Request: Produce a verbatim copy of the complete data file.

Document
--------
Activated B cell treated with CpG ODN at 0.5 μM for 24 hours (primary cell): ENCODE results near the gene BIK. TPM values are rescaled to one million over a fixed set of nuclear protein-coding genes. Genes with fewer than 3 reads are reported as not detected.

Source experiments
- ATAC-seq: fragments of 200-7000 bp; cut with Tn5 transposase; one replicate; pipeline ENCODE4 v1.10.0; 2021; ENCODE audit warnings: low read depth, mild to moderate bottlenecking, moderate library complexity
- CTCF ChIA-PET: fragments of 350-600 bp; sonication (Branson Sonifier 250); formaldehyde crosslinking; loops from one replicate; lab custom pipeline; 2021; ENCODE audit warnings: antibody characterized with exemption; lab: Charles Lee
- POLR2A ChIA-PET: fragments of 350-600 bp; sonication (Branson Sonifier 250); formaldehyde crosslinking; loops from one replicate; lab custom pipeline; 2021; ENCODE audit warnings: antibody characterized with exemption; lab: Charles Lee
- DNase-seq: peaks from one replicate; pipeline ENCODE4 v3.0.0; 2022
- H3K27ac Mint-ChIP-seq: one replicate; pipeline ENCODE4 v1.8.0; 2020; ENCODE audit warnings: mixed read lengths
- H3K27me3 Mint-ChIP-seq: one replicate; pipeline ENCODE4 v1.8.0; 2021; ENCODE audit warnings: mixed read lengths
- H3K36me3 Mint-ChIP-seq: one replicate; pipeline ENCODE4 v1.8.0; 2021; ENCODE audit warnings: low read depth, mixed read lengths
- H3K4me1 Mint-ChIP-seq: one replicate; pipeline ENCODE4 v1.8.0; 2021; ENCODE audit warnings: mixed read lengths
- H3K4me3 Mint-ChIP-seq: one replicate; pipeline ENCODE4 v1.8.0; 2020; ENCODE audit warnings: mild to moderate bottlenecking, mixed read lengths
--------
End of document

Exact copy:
Activated B cell treated with CpG ODN at 0.5 μM for 24 hours (primary cell): ENCODE results near the gene BIK. TPM values are rescaled to one million over a fixed set of nuclear protein-coding genes. Genes with fewer than 3 reads are reported as not detected.

Source experiments
- ATAC-seq: fragments of 200-7000 bp; cut with Tn5 transposase; one replicate; pipeline ENCODE4 v1.10.0; 2021; ENCODE audit warnings: low read depth, mild to moderate bottlenecking, moderate library complexity
- CTCF ChIA-PET: fragments of 350-600 bp; sonication (Branson Sonifier 250); formaldehyde crosslinking; loops from one replicate; lab custom pipeline; 2021; ENCODE audit warnings: antibody characterized with exemption; lab: Charles Lee
- POLR2A ChIA-PET: fragments of 350-600 bp; sonication (Branson Sonifier 250); formaldehyde crosslinking; loops from one replicate; lab custom pipeline; 2021; ENCODE audit warnings: antibody characterized with exemption; lab: Charles Lee
- DNase-seq: peaks from one replicate; pipeline ENCODE4 v3.0.0; 2022
- H3K27ac Mint-ChIP-seq: one replicate; pipeline ENCODE4 v1.8.0; 2020; ENCODE audit warnings: mixed read lengths
- H3K27me3 Mint-ChIP-seq: one replicate; pipeline ENCODE4 v1.8.0; 2021; ENCODE audit warnings: mixed read lengths
- H3K36me3 Mint-ChIP-seq: one replicate; pipeline ENCODE4 v1.8.0; 2021; ENCODE audit warnings: low read depth, mixed read lengths
- H3K4me1 Mint-ChIP-seq: one replicate; pipeline ENCODE4 v1.8.0; 2021; ENCODE audit warnings: mixed read lengths
- H3K4me3 Mint-ChIP-seq: one replicate; pipeline ENCODE4 v1.8.0; 2020; ENCODE audit warnings: mild to moderate bottlenecking, mixed read lengths